What Are The Rules Of Hurdling?

Hurdling

To better understand hurdling events, it is crucial to understand the rules of the race. Hurdling, originating in early 19th-century England, involves a race in which runners jump over multiple spaced-out hurdles until they reach the finish line. Below are the rules that govern hurdling.


Hurdling Basics

The most basic rule of the sport is to jump over or clear all of the hurdles before the finish line. The first person to cross the finish line wins. These basics seem relatively simple, but there are more nuances. For example, men’s and women’s events use different heights and distances. A short hurdle is 110m for men and 100 meters for women, while the distance for a long hurdle is 400m for both men and women. In-depth specifications regarding the rules of hurdling will be discussed in the following sections.

Equipment Rules

hurdling equipment

The most essential pieces of equipment in hurdling are the hurdles themselves. There must be ten hurdles in a lane, and the distance between each hurdle depends on the hurdling event. For the women’s 100-meter race, the first hurdle must be 13 meters after the starting line, each hurdle must be 8.5 meters apart, and the last hurdle must be 10.5 meters from the finish line. The men’s 110-meter race has slightly different measurements, with 13.72m to the first hurdle, a distance of 9.84m between hurdles, and a last hurdle that is 14.02m from the finish line. However, for the 400-meter race in both men’s and women’s races, the first hurdle must be 45 meters after the starting line, each hurdle must be 35 meters apart, and the last hurdle must be 40 meters from the finish line. All of these dimensions are set by the IAAF, which is the International Association of Athletics Federations. Also, when placing the hurdle, the feet of the hurdle must face the racer when they run towards it.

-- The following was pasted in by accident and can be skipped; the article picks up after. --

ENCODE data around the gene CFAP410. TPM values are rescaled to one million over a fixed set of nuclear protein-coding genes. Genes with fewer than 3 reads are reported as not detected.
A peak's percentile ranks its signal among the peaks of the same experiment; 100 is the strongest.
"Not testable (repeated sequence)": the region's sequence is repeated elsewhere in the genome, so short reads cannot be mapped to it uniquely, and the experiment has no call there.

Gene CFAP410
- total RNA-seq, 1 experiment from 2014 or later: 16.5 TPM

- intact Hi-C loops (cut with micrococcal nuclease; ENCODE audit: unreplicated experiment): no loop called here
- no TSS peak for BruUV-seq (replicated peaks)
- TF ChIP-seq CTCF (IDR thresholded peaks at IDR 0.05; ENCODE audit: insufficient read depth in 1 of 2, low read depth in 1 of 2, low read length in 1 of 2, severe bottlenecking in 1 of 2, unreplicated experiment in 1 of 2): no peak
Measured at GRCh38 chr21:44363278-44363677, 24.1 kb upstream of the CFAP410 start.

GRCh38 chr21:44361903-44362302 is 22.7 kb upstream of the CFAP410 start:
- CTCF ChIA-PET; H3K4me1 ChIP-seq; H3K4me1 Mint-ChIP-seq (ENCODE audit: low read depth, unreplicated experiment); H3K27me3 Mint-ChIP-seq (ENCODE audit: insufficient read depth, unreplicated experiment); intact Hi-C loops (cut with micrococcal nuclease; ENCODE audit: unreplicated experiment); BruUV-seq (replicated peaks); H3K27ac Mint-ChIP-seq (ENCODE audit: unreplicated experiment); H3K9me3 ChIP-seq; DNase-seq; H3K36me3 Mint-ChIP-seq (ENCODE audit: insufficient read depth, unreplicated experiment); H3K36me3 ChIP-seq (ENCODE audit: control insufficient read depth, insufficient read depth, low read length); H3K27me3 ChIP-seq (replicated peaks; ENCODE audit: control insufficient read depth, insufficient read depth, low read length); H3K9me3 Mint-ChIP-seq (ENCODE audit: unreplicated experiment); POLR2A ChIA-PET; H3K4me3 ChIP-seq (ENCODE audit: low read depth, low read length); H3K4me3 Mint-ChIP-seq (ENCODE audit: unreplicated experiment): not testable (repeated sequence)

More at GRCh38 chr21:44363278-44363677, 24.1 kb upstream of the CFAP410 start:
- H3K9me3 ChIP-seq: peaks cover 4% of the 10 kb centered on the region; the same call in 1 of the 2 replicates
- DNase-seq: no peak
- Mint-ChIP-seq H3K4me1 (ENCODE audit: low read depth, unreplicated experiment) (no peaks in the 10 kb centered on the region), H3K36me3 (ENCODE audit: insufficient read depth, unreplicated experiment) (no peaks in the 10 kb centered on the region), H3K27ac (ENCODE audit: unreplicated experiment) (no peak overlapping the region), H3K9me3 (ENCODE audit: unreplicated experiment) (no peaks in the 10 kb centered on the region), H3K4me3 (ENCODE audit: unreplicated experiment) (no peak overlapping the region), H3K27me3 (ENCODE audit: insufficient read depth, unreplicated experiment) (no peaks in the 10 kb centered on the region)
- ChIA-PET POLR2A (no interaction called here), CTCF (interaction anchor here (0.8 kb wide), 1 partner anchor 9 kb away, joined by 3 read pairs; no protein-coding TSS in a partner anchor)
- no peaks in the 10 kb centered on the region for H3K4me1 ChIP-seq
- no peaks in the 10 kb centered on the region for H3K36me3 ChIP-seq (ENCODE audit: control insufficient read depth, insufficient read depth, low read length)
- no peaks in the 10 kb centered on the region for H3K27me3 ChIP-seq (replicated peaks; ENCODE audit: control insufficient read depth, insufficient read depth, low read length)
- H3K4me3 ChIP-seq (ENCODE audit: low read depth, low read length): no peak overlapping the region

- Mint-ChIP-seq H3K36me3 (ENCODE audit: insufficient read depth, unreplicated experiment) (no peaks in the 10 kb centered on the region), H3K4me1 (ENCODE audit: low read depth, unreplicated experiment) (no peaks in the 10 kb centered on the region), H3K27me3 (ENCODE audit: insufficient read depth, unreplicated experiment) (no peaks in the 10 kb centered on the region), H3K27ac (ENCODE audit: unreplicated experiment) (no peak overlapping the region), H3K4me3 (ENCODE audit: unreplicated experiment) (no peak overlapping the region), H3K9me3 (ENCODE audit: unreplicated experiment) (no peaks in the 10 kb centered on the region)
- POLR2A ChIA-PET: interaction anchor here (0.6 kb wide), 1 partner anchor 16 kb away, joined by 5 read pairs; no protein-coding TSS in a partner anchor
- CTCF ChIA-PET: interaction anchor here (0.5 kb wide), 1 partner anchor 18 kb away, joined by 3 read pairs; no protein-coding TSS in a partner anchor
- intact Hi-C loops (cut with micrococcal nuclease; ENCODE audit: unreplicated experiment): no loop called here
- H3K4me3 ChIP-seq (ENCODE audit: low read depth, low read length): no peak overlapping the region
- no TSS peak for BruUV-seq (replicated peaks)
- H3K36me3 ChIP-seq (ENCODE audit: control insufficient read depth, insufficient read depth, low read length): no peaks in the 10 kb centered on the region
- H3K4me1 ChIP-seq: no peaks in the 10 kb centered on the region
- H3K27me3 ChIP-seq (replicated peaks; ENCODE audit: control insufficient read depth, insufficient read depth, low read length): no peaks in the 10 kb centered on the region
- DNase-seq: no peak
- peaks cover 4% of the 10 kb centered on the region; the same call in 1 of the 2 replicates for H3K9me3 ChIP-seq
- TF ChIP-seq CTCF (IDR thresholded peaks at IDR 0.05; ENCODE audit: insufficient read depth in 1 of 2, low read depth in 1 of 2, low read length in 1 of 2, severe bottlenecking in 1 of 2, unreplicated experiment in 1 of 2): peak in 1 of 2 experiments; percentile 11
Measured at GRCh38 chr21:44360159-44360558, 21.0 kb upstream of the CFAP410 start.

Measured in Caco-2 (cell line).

The construction of the hurdle is also crucial. They must be constructed so that a minimum of 3.6 kilograms would overturn the hurdle if someone applied that amount of weight to its center. The hurdle’s height can be adjustable, especially since the heights of different hurdling events vary. For the women’s 110-meter, the hurdle is 106.7 centimeters tall; the men’s 100-meter hurdles are 83.8 centimeters tall; the women’s 400-meter hurdles are 76.2 centimeters tall; and in the men’s 400-meter, the hurdles are 91.4 centimeters tall. The width of the hurdles must be between 1.18 and 1.20 meters.  If any of the above parameters are not met, world records cannot be set with those hurdles.

The second most essential piece of equipment for hurdling is an athlete’s shoes. According to IAAF technical rules, athletes may run barefoot or with shoes on both feet. Most hurdlers wear athletic shoes with spikes, so there are specific rules about the size and number of spikes allowed. A hurdler’s shoe can have up to 11 spikes on a single sole and heel of their shoe, and each spike should not exceed 9mm in length. These shoes must also be considered “reasonably available” by the IAAF for the sake of universal competition in athletics.

Starting blocks are also needed for hurdling. These starting blocks have two adjustable footplates on a sturdy frame. Uniforms are also required; they must be non-transparent and have the same colors on the front and back. They also must have their number or name on the front and back of the uniform.

Starting Rules